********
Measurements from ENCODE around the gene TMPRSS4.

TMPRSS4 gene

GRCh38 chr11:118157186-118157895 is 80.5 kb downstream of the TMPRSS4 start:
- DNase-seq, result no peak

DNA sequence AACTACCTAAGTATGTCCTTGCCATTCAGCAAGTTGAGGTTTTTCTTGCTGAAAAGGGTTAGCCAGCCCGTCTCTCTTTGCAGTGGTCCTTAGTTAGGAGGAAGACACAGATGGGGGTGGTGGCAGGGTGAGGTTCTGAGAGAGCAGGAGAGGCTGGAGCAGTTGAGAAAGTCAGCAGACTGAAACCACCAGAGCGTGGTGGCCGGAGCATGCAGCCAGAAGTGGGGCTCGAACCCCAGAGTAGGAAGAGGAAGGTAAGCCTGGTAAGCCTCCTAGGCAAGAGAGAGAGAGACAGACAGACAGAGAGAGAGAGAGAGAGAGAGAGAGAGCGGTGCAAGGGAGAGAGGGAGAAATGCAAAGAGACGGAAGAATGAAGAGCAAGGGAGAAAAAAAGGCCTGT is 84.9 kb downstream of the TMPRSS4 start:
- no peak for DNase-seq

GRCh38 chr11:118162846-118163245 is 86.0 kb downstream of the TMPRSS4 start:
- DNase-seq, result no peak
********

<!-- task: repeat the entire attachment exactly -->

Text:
Measurements from ENCODE around the gene TMPRSS4.

TMPRSS4 gene

GRCh38 chr11:118157186-118157895 is 80.5 kb downstream of the TMPRSS4 start:
- DNase-seq, result no peak

DNA sequence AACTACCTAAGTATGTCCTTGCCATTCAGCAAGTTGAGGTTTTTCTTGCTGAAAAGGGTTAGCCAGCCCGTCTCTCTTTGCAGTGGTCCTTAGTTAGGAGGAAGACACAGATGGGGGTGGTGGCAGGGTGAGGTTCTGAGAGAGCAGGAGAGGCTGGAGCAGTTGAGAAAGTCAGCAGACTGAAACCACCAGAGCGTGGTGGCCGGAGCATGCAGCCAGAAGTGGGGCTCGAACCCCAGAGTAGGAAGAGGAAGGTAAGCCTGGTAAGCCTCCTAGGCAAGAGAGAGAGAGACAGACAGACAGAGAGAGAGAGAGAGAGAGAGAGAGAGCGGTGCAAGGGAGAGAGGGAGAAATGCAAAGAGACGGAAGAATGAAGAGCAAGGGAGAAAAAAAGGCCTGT is 84.9 kb downstream of the TMPRSS4 start:
- no peak for DNase-seq

GRCh38 chr11:118162846-118163245 is 86.0 kb downstream of the TMPRSS4 start:
- DNase-seq, result no peak